They are capable of emotion, but only when it suits their predetermined agenda of things that matter.
Because I used to go to venues like Bataclan an awful lot myself, I’ve been dwelling a great deal on what the fans must have gone through that night. And the conclusion I’ve reached is how utterly random the whole business must have been: whether you survived or died was almost entirely dependent on being at the right or wrong bit at the right or wrong time.
Even the band Eagles Of Death Metal, it turns out, only escaped by the skin of their teeth. The bassist barricaded himself into a room; the singer and guitarist escaped into the street and went briefly back to look for a missing girlfriend only to meet a gunman lowering his assault rifle at them; the drummer crawled out using his drum kit for cover.
I find these details fascinating, perhaps due to morbid curiosity or an overactive imagination. But there’s one empathetic exercise of which I’m utterly incapable — and that’s putting myself in the shoes of those who don’t feel this stuff as viscerally as I do.
For example, the bien-pensant twenty-something French media professionals interviewed in a bar afterwards by Canadian journalist Ezra Levant. Here they were in Paris only one night after young men and women just like them had been shot, stabbed or blown up by people yelling ‘Allahu Akbar’; and all they wanted to do was to apologise on behalf the Muslim community. One asserted that the Quran wasn’t violent; another that only 0.005 per cent of the Muslim population supported terrorism. How many more deaths, you wondered, would it take to dent their complacency? Not 139, clearly. But would 1,390 be enough? 13,900?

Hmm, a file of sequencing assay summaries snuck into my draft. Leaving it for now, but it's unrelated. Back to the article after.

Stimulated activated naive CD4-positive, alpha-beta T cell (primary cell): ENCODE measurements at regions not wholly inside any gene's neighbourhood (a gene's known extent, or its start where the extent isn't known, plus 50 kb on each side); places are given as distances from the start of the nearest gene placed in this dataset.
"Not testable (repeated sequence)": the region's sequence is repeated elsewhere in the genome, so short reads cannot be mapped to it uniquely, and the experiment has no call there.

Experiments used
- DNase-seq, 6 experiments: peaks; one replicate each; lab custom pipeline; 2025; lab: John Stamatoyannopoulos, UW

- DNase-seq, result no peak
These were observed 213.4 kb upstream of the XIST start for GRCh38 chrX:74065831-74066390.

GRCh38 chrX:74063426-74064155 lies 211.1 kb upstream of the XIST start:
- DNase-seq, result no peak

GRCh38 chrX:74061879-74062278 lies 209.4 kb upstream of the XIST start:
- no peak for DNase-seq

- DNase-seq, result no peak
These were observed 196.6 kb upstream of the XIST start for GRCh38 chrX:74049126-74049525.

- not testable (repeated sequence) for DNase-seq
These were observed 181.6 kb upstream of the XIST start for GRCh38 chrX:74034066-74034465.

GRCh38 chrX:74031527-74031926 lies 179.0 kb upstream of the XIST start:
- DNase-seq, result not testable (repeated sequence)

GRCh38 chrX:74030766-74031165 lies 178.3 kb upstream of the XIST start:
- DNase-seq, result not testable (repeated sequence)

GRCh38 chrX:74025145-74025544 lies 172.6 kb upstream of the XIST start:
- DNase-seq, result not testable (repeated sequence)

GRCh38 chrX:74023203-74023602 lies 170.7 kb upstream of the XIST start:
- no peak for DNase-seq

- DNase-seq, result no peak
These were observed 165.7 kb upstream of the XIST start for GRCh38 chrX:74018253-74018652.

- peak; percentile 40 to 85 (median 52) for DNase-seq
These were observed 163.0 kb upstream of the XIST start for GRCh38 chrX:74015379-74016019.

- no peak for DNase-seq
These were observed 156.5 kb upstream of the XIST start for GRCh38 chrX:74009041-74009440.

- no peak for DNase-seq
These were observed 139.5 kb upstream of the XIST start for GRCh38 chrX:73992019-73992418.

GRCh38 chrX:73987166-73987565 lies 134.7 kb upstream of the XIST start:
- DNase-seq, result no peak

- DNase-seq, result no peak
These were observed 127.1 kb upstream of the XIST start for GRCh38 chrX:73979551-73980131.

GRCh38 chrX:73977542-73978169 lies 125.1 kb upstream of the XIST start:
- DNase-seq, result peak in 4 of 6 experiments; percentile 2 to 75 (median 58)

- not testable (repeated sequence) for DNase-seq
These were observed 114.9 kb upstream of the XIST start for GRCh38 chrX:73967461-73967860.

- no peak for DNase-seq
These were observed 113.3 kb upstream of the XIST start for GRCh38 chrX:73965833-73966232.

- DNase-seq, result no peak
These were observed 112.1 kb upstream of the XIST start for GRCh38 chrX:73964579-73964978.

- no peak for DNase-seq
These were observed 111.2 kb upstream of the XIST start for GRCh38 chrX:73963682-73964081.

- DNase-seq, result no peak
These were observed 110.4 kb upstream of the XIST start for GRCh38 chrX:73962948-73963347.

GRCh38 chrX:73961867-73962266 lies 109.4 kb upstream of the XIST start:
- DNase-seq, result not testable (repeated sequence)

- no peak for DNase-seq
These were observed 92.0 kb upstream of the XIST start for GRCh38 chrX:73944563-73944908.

We’re often told that progressive types are all heart whereas evil right-wing bastards like me are all about head. But I think it’s more complicated than that. Yes, liberal lefties are indeed capable of summoning raw emotion when considering certain issues: only, though, so long as those issues accord with their predetermined agenda of the things that really matter in the world.
Climate change, for example. According to luminaries such as US Secretary of State John Kerry, Nobel-prizewinning economist Paul Krugman, US presidential contender Bernie Sanders, and possibly even our own Prince of Wales, it represents a greater threat than terrorism. Well, fine. Perhaps it does. So let’s just look at the figures shall we?
In 2014, according to the Global Terrorism Index, 32,658 people were killed by terrorism — a rise of 80 per cent on the previous year. This upward trend seems unlikely to flatten any time soon.
Now let’s look at the number of deaths attributable to ‘climate change’ in the same year. Zero. As it was in the previous year. And in the year before that. The smartarse get-out is that it’s extreme weather events like hurricanes, floods, droughts and so on which kill people, not climate. But the non-casuistic explanation is just as valid: as even the IPCC’s last Assessment Report more or less conceded, the evidence that ‘climate change’ has led to an increase in extreme weather events is slim to nonexistent.
Read the rest at the Spectator.